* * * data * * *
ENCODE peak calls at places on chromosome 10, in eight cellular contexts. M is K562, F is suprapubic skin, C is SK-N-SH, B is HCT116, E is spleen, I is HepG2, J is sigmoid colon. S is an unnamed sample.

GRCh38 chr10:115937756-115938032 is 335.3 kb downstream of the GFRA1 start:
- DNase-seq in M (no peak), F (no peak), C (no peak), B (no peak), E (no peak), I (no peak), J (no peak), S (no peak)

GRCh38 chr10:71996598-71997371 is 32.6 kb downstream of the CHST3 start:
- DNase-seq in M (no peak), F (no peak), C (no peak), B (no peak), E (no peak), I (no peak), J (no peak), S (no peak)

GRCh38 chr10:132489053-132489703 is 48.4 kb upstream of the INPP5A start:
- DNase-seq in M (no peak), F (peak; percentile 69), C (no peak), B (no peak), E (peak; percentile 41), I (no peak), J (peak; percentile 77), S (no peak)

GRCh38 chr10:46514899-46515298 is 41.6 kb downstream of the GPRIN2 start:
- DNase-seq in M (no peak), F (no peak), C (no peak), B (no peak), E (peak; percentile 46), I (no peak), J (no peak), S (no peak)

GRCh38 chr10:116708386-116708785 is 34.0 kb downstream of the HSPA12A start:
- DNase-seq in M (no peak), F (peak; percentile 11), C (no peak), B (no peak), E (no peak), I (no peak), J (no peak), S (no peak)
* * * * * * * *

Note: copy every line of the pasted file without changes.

ENCODE peak calls at places on chromosome 10, in eight cellular contexts. M is K562, F is suprapubic skin, C is SK-N-SH, B is HCT116, E is spleen, I is HepG2, J is sigmoid colon. S is an unnamed sample.

GRCh38 chr10:115937756-115938032 is 335.3 kb downstream of the GFRA1 start:
- DNase-seq in M (no peak), F (no peak), C (no peak), B (no peak), E (no peak), I (no peak), J (no peak), S (no peak)

GRCh38 chr10:71996598-71997371 is 32.6 kb downstream of the CHST3 start:
- DNase-seq in M (no peak), F (no peak), C (no peak), B (no peak), E (no peak), I (no peak), J (no peak), S (no peak)

GRCh38 chr10:132489053-132489703 is 48.4 kb upstream of the INPP5A start:
- DNase-seq in M (no peak), F (peak; percentile 69), C (no peak), B (no peak), E (peak; percentile 41), I (no peak), J (peak; percentile 77), S (no peak)

GRCh38 chr10:46514899-46515298 is 41.6 kb downstream of the GPRIN2 start:
- DNase-seq in M (no peak), F (no peak), C (no peak), B (no peak), E (peak; percentile 46), I (no peak), J (no peak), S (no peak)

GRCh38 chr10:116708386-116708785 is 34.0 kb downstream of the HSPA12A start:
- DNase-seq in M (no peak), F (peak; percentile 11), C (no peak), B (no peak), E (no peak), I (no peak), J (no peak), S (no peak)